AMMAN: Significant welfare reform must be implemented across the Middle East and North Africa to satisfy the socio-economic demands of the Arab Spring, according to a World Bank-Gallup survey published on Tuesday.
Stronger “social safety nets” — such as income support and temporary employment programmes — are needed in the region, where government fuel subsidies “benefit the non-poor to a much greater extent than the poor,” it said.
The report, entitled “Inclusion and Resilience: The Way Forward for Social Safety Nets in the Middle East and North Africa,” surveyed citizens of Egypt and Tunisia, the two countries that led the Arab Spring, and of Lebanon and Jordan, which were mostly untouched by the mass uprisings.
Most of the respondents believed the “primary responsibility for helping the poor should lie with governments, not religious or charitable organisations or friends and family,” the report said. And only 30 per cent of Egyptians and 22 per cent of Lebanese thought their governments’ efforts to help the poor were effective.
That number was significantly higher in Tunisia and Jordan, at 61 per cent and 66 per cent respectively, with confidence in government measures much lower among the poor than the wealthy.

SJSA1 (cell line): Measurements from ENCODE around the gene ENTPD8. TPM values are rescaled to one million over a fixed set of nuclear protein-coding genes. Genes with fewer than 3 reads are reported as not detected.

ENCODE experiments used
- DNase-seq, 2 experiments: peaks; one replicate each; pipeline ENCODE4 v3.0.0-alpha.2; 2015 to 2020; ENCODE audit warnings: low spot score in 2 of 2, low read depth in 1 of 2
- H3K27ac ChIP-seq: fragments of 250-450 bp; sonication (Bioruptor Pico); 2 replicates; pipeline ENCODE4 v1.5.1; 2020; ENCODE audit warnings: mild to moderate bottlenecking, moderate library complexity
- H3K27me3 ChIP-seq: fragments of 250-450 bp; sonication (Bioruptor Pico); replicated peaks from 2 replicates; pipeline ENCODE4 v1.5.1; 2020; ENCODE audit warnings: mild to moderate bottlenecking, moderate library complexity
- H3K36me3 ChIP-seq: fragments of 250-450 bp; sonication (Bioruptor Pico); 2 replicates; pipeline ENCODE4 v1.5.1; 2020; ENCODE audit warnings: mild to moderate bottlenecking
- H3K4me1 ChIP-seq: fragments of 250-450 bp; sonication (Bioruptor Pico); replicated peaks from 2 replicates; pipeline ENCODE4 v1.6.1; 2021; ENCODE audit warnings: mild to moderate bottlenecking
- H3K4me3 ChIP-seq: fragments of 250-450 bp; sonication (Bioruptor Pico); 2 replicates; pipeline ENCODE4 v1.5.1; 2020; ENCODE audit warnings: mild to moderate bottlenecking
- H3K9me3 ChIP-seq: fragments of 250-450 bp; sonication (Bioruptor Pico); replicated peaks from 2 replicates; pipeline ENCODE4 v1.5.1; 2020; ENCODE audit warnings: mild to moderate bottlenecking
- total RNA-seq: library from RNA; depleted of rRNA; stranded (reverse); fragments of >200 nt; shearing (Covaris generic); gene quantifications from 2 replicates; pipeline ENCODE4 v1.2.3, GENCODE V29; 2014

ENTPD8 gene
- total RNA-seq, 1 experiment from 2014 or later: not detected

The survey added that in all four countries, many people were unaware of existing social assistance programmes, the poor least of all.
“The average Egyptian was aware of only two of the six programmes presented to them,” it said.
Those surveyed wanted to see better welfare support for the poor.
“More than eight in 10 adults in each country think that social assistance programmes should focus only on the poor,” it said.
They believed “eligibility should be based on levels of poverty rather than the current method which ignores economic means and relies on broad categories such as widows or the disabled.” “These views are consistent with those of leading experts on the design of effective social assistance programs,” it added.
Current government grants disproportionately favoured the more wealthy, the report said.
A large proportion of government welfare funding in the region goes to fuel subsidies, with the poor benefiting less than the rich who consume more subsidised energy, it said.